Courses for Winter 2020

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Location: Geer Village
Times: Monday, 10am-noon
Dates: Jan 13 - March 2
Sessions: 8

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A King, a Duke, and a Count with a Woody: Jazz Royalty of the Swing Era


Benny Goodman, Duke Ellington, Count Basie, and Woody Herman. A nostalgic look back at the Big Band Era from the 1920's through the 1960's. We will review the lives, artistry, bands, and associates of these four stellar leaders. We will also listen to an admittedly subjective selection of their best and most interesting music and discuss what makes it great. Our last class will include works from the classical repertoire associated with these "jazzers".

NOTE: Jitterbugging, while not technically prohibited, is at your own risk and may be frowned upon by the Health authorities.


Instructor: John Robinson
Location: Geer Village
Times: Monday, 1-3pm
Dates: Jan 13 - March 2
Sessions: 8

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Biochemistry and Molecular Biology: How Life Works


This course, from the Great Courses series, is an accessible and entertaining introduction to this vital discipline, heavily-illustrated and tailored to viewers with no more of a science background than high school chemistry.

Instructor: Lynn Whelchel
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Location: Noble Horizons
Times: Tuesday, 1-3pm
Dates: Jan 14 - March 3
Sessions: 8

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Shakespeare’s Plays


We will read and discuss Shakespeare’s four Roman plays, so-called because they are set either directly in or in the orbit of the Eternal City. “Titus Andronicus” was Shakespeare's first tragedy, and its blood-drenched atmosphere is often considered to have been a send-up of his contemporary purveyors of horror such as Christopher Marlowe. “Julius Caesar,” that staple of our schooldays, is Shakespeare's most classic play, severely restrained in structure like his Roman models and dappled with quotations from Ovid and Horace, as well as a meditation upon tyranny and power politics. “Antony and Cleopatra” stars (I use the word deliberately) Cleopatra, perhaps the most fully realized of all Shakespeare's heroines and a woman who has been called “the world's first celebrity”, famous for being famous. “Coriolanus” is Shakespeare's most overtly political play and explores what William Hazlitt called “the insolence of power” and its rewards and costs as exemplified in the career of the Roman general. All the plays were written at least in part to rebut the charge made by Ben Jonson and others that Shakespeare knew “small Latin and less Greek.”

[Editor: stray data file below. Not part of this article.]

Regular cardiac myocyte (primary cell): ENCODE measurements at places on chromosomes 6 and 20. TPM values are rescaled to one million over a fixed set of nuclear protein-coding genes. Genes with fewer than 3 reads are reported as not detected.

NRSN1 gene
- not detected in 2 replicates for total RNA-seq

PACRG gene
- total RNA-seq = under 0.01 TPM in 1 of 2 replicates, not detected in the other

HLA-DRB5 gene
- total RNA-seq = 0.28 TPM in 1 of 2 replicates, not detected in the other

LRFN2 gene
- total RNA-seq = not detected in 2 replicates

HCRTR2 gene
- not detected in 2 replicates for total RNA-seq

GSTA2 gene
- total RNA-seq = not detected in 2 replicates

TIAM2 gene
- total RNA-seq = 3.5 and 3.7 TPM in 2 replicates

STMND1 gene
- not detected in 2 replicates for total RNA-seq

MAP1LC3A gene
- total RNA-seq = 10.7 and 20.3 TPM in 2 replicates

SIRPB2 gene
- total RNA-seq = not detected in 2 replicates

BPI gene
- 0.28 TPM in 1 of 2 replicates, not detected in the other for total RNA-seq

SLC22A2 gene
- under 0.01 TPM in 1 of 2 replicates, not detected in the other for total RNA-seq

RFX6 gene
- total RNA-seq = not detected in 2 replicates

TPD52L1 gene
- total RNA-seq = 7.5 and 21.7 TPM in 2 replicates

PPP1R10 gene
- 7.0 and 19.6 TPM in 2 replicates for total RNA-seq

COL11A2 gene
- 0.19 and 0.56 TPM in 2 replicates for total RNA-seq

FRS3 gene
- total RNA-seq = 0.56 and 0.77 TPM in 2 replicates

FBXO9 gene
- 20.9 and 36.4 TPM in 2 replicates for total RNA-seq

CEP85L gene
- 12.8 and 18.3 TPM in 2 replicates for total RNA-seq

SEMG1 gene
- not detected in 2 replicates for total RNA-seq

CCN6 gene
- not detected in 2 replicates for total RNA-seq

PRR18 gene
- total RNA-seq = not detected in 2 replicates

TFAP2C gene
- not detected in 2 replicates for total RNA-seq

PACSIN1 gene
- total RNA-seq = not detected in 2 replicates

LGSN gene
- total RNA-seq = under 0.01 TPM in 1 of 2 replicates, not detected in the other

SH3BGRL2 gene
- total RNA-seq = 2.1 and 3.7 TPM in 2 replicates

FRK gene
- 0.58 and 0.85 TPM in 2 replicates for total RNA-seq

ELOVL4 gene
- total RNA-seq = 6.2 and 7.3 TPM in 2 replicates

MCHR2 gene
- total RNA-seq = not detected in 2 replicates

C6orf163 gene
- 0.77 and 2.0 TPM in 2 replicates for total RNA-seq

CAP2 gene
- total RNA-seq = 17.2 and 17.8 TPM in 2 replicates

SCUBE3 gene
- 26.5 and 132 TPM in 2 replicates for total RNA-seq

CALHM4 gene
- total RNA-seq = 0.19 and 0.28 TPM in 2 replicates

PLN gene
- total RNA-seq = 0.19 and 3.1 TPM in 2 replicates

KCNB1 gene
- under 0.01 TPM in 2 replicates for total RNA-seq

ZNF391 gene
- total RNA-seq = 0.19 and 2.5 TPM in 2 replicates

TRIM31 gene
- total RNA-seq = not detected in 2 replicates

Instructor: Robert Rumsey
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Location: Geer Village
Times: Wednesday, 10am-noon
Dates: Jan 15 - March 4
Sessions: 6

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The Good, The Bad, and the Ugly


There are 193 sovereign countries. Most have occupied the Bad or Ugly buckets for a substantial portion of their histories. Occupancy rates in the Good bucket are much lower.

Because your President relies solely on his capacious gut to make national security decisions, our intelligence agencies have found alternative activities to justify their budgets.

The Central Intelligence Agency has made its international data base available to me on a need to know basis. I have been allowed to select only eight countries for our course. The non-disclosure agreement does not permit me to reveal their identities until our class starts. But I can disclose that the “Secret 8” does not include Liechtenstein or Paraguay.

“The Good, the Bad and the Ugly” is a classic western movie. The Hollywood portrayals of Bad and Ugly behavior are less awful than the stuff that countries do while pretending to be Good. The country that you think is Good when you go to sleep can be Bad or Ugly when you wake up. Bucket changing is a never ending process. Yogi said “it ain’t over till it’s over”, but it’s never going to be over.

There are no prerequisites for this course, but a sense of humor may help you to prevail over the Bastards. Perhaps.

NOTE: There will be no class on Feb 26th. The final class will be on March 4th.

Instructor: Jerry Jamin